The family of a millwright killed at the Copper Cliff Smelter in April 2014, and his co-worker who was injured in the same incident, said they have no sense of closure after Vale Canada Ltd. pleaded guilty to four of the nine Occupational Health and Safety Act charges it faced from the Ministry of Labour, and was fined $1 million.
On April 6, 2014, Paul Rochette, 36, was killed when he was struck in the head by a pin that broke off a crusher and was released like a bullet under pressure.
Justin Stewart, then a 28-year-old millwright, received a concussion and facial lacerations in the same incident.
“It's been over two and a half years since the accident, and the loss of Paul has not gotten any easier,” said Rochette's sister, Angèle Kirwan, who gave an emotional victim impact statement during the court proceeding Monday afternoon. “I wait for the day it gets better. Sure, I have distractions, but the minute I have some alone time Paul is the only one I think about.”
Kirwan said her brother's death was preventable, and has changed her family's life for the worse.
Rochette left behind two children, his eight-year-old daughter Isabella, and his son Skyler, who was three at the time of his death.
“At funeral he (Skyler) told us he was going to go up to the sky and bring his dad back down,” Kirwan said. “He's had mixed emotions. He misses his dad but is angry at him for leaving. A year after his death he told us he wants to work for Vale in the same job his as his dad so he can get into an accident and see his dad again.”
Stewart said no one cared what he had to say after the incident that left him with titanium plates in his head, plastic surgery to keep his eye from drooping, fractured his jaw and broke his nose.
During the court proceeding Monday Stewart had to retract part of his victim impact statement because the judge and counsel deemed some parts were not in keeping with the spirit of the law, and the purpose of a victim impact statement under the Criminal Code of Canada.
He told media he later returned to work for Vale as a millwright – six months after the incident – but didn't last long.
“I quit. I couldn't work for this company anymore,” Stewart said.
After Rochette's death Vale and the United Steelworkers conducted a joint investigation and made 58 recommendations to improve safety at the Copper Cliff Smelter.
Those recommendations included creating a policy on how to repair a crusher if it stalled – which didn't exist prior – along with rules restricting access to the crusher platform, and a system to prevent foreign materials from falling on the conveyor belt, which leads to the crusher.
While Stewart commended the United Steelworkers for pushing for the joint investigation, he told media Vale still weren't following some basic safety procedures at the smelter when he returned.
Because his compensation from the Workplace Safety and Insurance Board covered only 54 per cent of his gross income previously, he ended up applying for jobs elsewhere, and found work as a millwright in southern Ontario.
Among the guilty pleas it entered, Vale admitted that it failed to ensure workers knew how to properly remove a broken piece from a ferrochrome crusher. It was that broken piece that flew out of the machine, killing Rochette and injuring Stewart.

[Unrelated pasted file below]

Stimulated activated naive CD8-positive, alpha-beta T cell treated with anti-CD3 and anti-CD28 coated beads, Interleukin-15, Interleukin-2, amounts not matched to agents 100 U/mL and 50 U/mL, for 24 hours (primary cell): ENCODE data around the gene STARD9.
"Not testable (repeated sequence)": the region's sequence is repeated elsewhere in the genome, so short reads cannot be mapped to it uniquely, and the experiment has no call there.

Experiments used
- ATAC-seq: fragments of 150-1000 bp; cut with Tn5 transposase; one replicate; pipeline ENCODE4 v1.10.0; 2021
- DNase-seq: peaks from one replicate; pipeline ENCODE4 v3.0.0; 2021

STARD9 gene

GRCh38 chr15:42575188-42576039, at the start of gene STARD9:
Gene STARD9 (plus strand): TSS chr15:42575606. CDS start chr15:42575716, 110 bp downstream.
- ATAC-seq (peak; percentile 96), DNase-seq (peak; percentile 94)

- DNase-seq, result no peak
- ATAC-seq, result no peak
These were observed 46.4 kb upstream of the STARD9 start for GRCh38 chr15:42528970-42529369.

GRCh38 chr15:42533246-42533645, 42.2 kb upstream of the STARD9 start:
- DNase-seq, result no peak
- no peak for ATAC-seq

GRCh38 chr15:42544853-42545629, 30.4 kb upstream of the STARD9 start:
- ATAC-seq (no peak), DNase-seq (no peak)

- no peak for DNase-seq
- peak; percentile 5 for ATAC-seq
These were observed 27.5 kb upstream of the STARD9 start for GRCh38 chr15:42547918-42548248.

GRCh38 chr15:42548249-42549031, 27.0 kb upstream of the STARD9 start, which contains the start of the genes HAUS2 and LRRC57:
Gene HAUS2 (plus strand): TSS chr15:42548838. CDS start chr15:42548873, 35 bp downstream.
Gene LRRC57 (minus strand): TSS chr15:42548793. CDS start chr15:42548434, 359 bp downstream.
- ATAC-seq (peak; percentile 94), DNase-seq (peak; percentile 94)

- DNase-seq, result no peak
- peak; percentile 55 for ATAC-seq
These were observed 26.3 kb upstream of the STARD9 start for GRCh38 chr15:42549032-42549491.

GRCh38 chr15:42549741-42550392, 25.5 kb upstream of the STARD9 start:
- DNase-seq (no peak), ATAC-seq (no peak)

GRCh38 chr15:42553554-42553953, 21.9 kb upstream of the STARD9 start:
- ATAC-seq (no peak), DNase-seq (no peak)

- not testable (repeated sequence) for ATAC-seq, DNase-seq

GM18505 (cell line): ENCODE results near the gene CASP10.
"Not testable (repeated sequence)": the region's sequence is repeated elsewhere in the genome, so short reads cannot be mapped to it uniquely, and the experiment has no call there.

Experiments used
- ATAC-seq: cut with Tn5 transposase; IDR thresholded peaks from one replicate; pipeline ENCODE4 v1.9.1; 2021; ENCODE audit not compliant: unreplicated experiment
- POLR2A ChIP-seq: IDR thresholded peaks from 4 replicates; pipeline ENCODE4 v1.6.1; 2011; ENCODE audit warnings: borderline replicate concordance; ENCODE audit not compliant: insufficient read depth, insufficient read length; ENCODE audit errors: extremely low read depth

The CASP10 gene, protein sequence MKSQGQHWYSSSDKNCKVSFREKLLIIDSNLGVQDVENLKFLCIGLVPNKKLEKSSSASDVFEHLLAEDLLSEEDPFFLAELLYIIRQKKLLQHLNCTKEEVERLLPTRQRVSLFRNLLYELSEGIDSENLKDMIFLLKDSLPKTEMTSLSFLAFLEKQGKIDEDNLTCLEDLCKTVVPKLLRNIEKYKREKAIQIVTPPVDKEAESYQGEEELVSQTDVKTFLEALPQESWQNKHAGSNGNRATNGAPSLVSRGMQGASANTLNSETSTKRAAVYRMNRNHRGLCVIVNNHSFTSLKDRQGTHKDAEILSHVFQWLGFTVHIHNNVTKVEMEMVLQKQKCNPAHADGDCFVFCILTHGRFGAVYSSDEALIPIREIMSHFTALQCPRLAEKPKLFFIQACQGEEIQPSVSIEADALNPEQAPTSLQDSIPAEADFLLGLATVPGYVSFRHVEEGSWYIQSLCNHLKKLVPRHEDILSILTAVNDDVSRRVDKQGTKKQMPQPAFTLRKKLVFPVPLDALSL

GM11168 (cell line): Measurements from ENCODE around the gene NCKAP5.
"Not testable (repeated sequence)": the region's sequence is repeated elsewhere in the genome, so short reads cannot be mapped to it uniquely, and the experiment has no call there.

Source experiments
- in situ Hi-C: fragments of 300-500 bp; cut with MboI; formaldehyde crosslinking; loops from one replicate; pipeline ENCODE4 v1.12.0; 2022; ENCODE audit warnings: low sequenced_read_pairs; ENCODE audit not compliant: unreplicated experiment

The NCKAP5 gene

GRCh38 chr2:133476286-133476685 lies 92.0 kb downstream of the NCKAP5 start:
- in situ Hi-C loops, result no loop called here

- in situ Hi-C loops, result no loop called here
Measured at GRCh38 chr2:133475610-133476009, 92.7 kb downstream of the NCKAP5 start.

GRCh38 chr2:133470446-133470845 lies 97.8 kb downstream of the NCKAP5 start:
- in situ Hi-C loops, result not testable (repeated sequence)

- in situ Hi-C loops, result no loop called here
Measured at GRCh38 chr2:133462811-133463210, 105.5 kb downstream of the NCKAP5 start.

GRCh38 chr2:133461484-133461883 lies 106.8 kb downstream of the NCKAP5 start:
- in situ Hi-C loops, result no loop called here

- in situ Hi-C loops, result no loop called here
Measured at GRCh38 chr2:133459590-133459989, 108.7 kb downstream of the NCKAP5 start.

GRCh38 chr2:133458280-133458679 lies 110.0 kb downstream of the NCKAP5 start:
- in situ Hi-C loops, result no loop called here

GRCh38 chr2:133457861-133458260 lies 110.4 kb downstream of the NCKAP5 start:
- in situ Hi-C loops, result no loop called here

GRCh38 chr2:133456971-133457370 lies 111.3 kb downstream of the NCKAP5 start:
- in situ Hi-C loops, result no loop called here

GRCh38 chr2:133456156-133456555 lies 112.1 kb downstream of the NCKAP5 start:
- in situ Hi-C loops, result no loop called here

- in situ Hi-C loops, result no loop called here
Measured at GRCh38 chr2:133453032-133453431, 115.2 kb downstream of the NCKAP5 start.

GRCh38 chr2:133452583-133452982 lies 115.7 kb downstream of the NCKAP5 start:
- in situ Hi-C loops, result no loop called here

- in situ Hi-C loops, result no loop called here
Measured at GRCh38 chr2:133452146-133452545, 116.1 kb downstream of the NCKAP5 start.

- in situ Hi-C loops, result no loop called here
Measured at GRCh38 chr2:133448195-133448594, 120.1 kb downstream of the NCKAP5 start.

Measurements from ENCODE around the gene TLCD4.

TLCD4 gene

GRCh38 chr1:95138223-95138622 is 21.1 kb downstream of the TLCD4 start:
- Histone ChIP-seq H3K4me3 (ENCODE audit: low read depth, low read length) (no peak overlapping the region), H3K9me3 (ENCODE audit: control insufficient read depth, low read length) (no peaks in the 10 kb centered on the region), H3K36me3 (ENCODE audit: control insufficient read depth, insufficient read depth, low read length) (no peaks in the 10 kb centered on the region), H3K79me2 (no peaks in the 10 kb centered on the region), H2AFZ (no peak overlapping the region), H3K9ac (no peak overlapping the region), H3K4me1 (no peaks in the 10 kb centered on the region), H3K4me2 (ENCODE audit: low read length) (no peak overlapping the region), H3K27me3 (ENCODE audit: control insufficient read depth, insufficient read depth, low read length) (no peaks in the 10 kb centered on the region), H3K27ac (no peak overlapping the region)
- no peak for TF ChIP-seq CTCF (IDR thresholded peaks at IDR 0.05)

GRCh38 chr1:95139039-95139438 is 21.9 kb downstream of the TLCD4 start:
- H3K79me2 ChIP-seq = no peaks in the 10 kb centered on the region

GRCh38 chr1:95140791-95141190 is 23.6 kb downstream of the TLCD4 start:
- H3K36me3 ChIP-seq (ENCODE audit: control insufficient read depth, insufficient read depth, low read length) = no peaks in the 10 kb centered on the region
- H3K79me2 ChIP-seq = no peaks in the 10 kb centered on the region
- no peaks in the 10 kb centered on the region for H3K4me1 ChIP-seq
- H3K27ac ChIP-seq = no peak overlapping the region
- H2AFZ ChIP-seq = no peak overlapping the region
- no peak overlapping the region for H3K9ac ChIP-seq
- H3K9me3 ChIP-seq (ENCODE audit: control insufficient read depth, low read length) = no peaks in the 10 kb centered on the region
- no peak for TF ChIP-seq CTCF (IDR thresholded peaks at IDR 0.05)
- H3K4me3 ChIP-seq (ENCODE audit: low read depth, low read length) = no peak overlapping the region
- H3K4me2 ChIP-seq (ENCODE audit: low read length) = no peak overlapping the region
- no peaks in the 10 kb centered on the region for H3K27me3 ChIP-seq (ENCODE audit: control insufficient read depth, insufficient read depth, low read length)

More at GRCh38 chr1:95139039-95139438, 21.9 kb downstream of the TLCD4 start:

Greg Taylor, 40, a day foreman at the time of Rochette's death, pleaded guilty to one charge of failing to ensure the oversized obstruction was properly removed from the crusher, before Rochette and Stewart made their attempt, costing the former his life.
Taylor was charged $3,000 because his actions happened earlier that day, and did not lead directly to Rochette's death.
Following its investigation the Ministry of Labour also charged two Vale supervisors – Eric Labelle and Glenn Munro – but those charges were later dropped.
Mike Bond, health and safety chair for the United Steelworkers Local 6500, said companies and managers need to face criminal repercussions to make workplaces safer.
“The million dollars is nothing to these big companies,” Bond said.
In 2004 the federal government amended the criminal code through Bill C-45 – often called the Westray Bill – which allowed for managers to be found criminally responsible for workplace fatalities.
But the amendment has only been invoked a handful of times since then.
Stuart Harshaw, Vale’s Vice President of Ontario Operations, released the following statement on behalf of Vale:
While the legal aspects of this matter have been resolved, Paul’s loss continues to be felt deeply by all of us at Vale and within the community. This has been an extremely difficult time for everyone involved, but nobody more so than Paul’s family, and Justin Stewart and his family.
Since this incident, as a result of our joint investigation with the United Steelworkers Local 6500, we have taken responsibility and concrete action to prevent a similar incident from ever occurring. In total, 58 recommendations have been addressed in the crushing area of the smelter and more broadly across our operations.
We can say with confidence that our operations are safer now as a result.
There is nothing more important to us than the safety of our people, and the loss of one of our employees is devastating. We never again want to see another situation where one of our own doesn’t return home safely to their family.
Zero harm to our employees continues to be what we strive for, and these efforts will continue through our day to day work. Vale will also actively participate in the Coroner’s Inquest that will take place according to provincial law. It is our intent to learn everything we can through that process as well when it occurs.